# Show that ln(e)=1.

1. Nov 8, 2009

### applegatecz

1. The problem statement, all variables and given/known data
Show that ln(e)=1.

2. Relevant equations
ln(x)=antiderivative from 1 to x of dt/t

3. The attempt at a solution
I assume we have to use the fact that e= lim as n->infinity of (1+1/n)^n, and perhaps can apply l'Hopital's rule to transform that limit -- but I'm not sure where to go from there.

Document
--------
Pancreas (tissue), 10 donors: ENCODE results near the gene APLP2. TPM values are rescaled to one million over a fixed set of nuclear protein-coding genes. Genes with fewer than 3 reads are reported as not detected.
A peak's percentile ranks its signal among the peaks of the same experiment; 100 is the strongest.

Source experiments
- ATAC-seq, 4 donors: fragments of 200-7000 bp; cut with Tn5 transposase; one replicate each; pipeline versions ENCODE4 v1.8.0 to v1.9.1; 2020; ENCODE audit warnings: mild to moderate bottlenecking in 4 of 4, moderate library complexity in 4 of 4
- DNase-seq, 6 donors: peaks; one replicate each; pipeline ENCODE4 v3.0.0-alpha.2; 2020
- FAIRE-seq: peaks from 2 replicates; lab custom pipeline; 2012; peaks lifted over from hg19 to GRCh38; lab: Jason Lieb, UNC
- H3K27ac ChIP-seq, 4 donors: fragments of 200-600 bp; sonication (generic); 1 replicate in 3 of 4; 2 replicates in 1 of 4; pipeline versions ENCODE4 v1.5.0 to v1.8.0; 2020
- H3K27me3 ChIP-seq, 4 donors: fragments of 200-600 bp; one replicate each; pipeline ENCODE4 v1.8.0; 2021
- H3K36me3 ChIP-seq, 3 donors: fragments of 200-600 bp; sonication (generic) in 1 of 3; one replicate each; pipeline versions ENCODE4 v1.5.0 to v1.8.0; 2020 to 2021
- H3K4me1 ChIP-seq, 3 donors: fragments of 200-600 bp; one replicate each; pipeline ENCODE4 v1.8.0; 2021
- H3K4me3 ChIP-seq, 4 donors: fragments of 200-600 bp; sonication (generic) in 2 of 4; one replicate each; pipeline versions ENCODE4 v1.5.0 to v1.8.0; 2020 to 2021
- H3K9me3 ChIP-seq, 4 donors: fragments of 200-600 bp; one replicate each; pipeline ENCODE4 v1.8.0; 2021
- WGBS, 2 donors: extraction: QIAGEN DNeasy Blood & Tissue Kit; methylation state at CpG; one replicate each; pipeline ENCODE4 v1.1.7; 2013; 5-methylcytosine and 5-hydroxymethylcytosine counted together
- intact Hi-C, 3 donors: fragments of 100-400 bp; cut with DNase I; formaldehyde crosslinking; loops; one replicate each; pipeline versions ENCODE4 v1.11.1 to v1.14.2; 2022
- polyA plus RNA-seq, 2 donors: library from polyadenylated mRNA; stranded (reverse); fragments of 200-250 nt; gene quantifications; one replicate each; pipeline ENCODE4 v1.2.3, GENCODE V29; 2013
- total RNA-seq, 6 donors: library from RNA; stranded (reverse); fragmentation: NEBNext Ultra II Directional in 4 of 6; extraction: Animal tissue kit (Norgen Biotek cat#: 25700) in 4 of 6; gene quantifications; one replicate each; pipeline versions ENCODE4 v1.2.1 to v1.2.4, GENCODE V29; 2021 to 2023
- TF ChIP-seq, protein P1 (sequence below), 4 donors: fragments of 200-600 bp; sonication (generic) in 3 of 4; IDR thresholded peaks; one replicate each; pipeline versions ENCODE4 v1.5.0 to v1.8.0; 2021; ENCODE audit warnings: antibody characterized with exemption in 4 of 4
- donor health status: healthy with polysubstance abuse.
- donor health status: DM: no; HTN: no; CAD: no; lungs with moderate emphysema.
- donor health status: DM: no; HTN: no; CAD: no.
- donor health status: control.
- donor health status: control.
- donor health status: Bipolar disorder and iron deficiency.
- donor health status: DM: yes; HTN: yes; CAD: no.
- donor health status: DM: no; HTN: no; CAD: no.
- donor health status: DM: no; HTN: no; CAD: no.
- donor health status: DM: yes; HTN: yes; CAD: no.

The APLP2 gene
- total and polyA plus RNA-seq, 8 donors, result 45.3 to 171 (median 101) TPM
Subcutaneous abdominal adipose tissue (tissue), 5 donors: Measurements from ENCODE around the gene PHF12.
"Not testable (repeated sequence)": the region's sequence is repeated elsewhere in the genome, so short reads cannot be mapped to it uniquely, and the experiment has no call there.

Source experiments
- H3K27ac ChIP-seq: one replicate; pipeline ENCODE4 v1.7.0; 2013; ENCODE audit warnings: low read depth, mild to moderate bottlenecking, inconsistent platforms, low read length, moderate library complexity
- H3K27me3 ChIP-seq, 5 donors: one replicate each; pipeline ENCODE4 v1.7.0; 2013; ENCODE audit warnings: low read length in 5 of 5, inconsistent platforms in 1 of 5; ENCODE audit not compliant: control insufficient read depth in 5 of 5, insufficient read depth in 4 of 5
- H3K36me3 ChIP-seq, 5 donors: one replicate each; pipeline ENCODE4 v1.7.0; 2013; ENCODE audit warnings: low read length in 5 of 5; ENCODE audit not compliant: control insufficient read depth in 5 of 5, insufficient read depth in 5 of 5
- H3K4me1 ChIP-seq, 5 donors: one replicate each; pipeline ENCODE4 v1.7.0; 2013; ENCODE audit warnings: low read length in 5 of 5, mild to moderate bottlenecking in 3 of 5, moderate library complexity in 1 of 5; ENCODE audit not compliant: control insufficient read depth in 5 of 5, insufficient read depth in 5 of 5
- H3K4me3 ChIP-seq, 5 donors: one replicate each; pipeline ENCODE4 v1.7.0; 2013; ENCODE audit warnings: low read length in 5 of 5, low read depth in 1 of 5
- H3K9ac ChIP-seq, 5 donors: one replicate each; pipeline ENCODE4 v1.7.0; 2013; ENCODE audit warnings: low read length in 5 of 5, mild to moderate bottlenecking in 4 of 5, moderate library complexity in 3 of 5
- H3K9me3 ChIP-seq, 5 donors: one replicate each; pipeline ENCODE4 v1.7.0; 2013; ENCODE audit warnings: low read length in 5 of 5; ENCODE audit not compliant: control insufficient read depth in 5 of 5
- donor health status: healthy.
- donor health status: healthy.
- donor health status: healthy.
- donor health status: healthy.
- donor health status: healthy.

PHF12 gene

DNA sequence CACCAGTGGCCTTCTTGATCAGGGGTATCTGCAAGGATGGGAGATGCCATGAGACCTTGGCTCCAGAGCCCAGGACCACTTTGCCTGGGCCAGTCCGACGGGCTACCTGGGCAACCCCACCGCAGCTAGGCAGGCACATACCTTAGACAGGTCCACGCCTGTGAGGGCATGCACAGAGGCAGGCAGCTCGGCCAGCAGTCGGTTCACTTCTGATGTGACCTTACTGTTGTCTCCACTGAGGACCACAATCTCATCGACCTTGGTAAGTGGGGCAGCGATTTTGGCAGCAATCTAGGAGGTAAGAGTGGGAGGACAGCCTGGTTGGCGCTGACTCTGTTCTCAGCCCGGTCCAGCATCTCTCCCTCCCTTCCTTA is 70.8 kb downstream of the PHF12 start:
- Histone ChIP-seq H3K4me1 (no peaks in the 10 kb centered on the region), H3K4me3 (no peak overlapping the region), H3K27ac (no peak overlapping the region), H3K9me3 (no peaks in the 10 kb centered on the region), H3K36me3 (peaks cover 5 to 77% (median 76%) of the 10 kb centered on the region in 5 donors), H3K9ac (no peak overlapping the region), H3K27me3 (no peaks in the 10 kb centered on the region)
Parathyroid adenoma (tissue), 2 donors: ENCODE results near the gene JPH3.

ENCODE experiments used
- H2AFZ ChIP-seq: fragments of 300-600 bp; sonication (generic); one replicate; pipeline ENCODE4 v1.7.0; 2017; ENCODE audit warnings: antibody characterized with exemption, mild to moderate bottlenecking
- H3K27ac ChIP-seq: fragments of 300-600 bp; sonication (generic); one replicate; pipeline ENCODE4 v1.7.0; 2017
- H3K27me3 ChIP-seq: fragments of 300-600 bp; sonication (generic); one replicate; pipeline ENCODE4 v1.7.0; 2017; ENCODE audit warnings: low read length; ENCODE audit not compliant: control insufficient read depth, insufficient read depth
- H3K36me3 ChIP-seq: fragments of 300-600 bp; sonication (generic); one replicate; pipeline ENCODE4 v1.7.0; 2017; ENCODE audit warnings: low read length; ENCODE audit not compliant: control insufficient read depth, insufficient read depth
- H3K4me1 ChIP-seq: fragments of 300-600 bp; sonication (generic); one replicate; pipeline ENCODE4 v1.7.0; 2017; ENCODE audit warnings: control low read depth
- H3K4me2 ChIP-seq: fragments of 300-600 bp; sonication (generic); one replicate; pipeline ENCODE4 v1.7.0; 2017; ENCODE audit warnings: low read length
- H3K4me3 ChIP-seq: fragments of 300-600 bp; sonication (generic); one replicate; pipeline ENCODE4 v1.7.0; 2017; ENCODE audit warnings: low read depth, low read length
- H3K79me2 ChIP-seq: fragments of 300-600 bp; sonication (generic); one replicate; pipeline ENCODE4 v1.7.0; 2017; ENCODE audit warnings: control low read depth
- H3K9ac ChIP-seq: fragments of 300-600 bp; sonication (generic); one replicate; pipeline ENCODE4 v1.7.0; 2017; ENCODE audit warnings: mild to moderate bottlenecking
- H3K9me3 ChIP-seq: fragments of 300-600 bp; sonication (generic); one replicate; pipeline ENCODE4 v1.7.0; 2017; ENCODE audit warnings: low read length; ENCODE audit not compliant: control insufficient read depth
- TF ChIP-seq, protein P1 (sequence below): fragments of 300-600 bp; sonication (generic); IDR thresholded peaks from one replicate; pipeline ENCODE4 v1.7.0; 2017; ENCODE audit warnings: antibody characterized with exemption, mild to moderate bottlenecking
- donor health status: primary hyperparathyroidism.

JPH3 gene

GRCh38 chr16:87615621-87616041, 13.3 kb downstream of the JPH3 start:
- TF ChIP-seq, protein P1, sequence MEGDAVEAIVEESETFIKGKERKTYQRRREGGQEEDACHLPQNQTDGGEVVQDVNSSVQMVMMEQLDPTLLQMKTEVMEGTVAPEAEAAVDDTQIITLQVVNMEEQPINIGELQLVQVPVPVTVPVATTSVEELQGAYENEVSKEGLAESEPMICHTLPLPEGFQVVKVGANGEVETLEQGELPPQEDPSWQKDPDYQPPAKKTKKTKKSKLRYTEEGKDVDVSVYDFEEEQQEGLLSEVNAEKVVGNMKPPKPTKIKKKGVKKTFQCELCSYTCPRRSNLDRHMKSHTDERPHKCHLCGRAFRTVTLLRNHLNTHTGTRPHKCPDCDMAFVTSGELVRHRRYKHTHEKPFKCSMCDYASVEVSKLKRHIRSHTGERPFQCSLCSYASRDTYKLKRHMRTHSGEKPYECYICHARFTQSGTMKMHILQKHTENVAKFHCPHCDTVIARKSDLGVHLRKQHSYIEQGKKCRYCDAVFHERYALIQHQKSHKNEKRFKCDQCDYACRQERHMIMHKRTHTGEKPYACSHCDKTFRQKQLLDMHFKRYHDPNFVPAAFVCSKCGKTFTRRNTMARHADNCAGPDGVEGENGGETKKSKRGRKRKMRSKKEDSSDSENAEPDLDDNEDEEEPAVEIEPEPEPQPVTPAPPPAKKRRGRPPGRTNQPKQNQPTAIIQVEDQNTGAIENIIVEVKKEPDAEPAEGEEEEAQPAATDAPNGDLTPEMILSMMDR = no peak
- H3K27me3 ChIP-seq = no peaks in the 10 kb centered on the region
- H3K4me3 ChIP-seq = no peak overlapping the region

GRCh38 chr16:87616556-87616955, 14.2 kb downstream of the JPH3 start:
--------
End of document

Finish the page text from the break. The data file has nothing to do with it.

2. Nov 8, 2009

### jgens

If $e = \lim_{n \to \infty}(1 + \frac{1}{n})^n$, then we know that $ln(e) = \lim_{n \to \infty}(n)ln(1 + \frac{1}{n})$. Now put this in a form where you can apply L'Hospital's Rule.

3. Nov 8, 2009

### applegatecz

Ah, I see! Thank you.